Amazing resources for children, families, librarians and educators are just around the corner and across the country. Children’s Book Festivals sponsored by schools, libraries, colleges and universities give young people a chance to interact with every aspect of the written word. Drawing from local talent as well as authors on tour, these festivals provide kids with face-to-face experiences with the creators who bring stories to life.
Imagine the preparation and planning that goes into juggling multiple venues, authors, hosts, audiences and more. Some coordinate with local school systems, others operate on an even larger scale. Some festivals, like the Hudson Children’s Book Festival (HCBF) in Hudson, New York, start in a classroom and continue to grow until even the school gymnasium is unable to host all the attendees. Others, like Children’s Day at the Brooklyn Book Festival, begin with a handful of local authors and illustrators invited to interact with the community that has steadily grown in both popularity and renown.
The Orange County Children’s Book Festival (OCCBF) in Tustin, California has a different origin story. Pat Burns, co-founder and executive director and her business partner, Barry Ackerman, got their festival up and running with the help of their community: “Orange Coast College has been on board since day one, and we are so blessed to have them as a partner.”
But it was more than just the college. Pat explains that “We’ve had tremendous support from many community publications, securing the Orange County public libraries and the Orange County Department of Education was a game-changer.” The key was access to every teacher in every K-5 public school and making them true partners in the promotion of the OCCBF. Festival wannabes should steal this from Pat’s playbook: “The local PBS station gave us a spot on their channel before all their children’s programming.”
Though everyone may pitch in to encourage attendance at the festivals, it’s really up to the kids to make a festival successful. Without children eagerly anticipating the annual occasion, there would be no reason for booklovers to organize the festivities.
Back in New York, HCBF gets students excited about visiting authors and illustrators by providing books to Hudson’s schools months before the festival. OCCBF volunteers print and send out thousands of attractive bookmarks featuring visiting authors’ books to each classroom in the fifteen surrounding school districts.
On festival day, organizations often bus kids to the events. Jen of HCBF says, “Our main goal is to get good books in the hands of kids and allow them to meet their favorite rock star authors.”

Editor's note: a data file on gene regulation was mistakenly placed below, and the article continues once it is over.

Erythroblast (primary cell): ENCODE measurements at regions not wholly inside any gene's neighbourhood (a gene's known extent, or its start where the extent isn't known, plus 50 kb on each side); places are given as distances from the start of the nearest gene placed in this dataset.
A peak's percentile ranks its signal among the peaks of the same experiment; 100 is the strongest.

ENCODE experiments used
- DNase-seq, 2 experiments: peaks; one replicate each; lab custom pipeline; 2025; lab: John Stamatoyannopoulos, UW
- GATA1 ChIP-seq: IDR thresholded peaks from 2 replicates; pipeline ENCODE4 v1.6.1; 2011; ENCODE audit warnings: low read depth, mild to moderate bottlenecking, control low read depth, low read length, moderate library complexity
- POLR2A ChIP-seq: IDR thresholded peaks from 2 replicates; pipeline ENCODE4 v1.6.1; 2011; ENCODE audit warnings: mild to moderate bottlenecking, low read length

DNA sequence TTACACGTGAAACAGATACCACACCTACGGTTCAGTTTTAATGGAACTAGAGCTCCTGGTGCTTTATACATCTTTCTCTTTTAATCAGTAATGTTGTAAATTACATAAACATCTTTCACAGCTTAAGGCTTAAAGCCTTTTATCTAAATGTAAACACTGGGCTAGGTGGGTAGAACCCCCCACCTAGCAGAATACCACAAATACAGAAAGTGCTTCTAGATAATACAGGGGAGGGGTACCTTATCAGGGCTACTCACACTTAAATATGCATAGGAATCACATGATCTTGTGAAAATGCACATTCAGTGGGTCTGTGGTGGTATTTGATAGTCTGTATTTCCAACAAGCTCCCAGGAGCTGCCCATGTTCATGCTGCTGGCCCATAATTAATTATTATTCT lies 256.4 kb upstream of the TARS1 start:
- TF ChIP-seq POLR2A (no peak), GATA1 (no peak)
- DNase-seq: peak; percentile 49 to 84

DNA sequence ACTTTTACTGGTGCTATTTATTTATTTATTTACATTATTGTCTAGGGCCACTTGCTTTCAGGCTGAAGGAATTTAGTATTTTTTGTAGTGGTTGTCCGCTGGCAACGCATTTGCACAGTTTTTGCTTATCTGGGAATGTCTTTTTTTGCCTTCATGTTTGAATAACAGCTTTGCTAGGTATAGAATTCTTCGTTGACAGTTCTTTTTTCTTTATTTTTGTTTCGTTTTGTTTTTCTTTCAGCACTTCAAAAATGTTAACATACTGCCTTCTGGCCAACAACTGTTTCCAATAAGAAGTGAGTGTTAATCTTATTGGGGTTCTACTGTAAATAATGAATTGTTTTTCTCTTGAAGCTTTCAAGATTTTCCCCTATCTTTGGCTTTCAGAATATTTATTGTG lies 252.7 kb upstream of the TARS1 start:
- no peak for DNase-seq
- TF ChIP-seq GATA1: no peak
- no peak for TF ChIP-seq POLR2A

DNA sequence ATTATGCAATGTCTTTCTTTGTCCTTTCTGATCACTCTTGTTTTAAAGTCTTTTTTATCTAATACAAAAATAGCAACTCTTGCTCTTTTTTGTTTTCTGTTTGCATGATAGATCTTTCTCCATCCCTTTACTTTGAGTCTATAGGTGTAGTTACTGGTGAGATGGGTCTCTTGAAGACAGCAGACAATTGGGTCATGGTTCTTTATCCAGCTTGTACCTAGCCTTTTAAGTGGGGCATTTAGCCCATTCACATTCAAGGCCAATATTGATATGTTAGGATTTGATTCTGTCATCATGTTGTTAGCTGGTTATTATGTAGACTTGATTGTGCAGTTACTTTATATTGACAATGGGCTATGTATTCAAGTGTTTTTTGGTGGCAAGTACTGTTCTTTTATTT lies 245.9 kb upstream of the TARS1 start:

Every rock star needs an arena and stages are set up for authors, illustrators, singing, dancing, and puppet shows. The creative atmosphere gives attendees, especially children, the opportunity to learn alongside each other without judgement or criticism. Imagination is given free rein.
Pat relates her favorite part of each OCCBF. “I enjoy seeing children of all ethnicities, races, and religions, sitting and laughing and learning together side-by-side.” Pat adds, “They’re learning together and sharing their work with each other, interacting together in a festival that is not about anything but reading, education, and the arts.”
Children’s book festivals spark something more lasting than simply a love for books and an appreciation of the arts. They strengthen communities, reaching out to diverse populations and connects them through something pure, innocent, and timeless. They encourage everyone, especially children, to pursue the love of reading and learning, and to share that with the world.
Many festivals also have year-round programming that continues to share the love of reading with people who do not have as much access to books. The OCCBF has a book donation program that delivers books to Title I schools, families in need, and disaster areas, according to Pat. “We don’t do just the book festival. We have a year-long program bringing books to kids. Our mission is to inspire the joy of reading and the love of books.”
In addition to those highlighted above, other influential book festivals children’s book enthusiasts should keep on their radar include:
- The Library of Congress National Book Festival
- Coming up on its 16th year, this annual book festival boasts more than 120 visiting authors, illustrators, and poets.
- The LA Times Book Festival
- Held every April in Los Angeles, this is two days of nothing but authors, illustrators, and books hosted by the LA Times.
- Chappaqua Children’s Book Festival
- More than 90 authors and illustrators attend this September festival, hosted by Bell Middle School in Chappaqua, NY.
- Bay Area Book Festival
- Located in downtown Berkeley’s art district, this California book fest welcomes readers of all ages to join in the fun every June.
- The Southern Festival of Books
- Now in its 27th year, this three-day festival in downtown Nashville hosts dozens of children’s book creators among its 200 authors and illustrators.
- The Texas Book Festival
- Celebrating 20 years in Austin, Texas, this year’s Festival in November is expected to draw over 40,000 booklovers and over 275 authors.
- The Youth Literature Festival
- Co-sponsored by the University Library and the College of Education at the University of Illinois, this Festival held in Champaign/Urbana Illinois every other October helps authors reach over 14,000 students in schools in east central Illinois.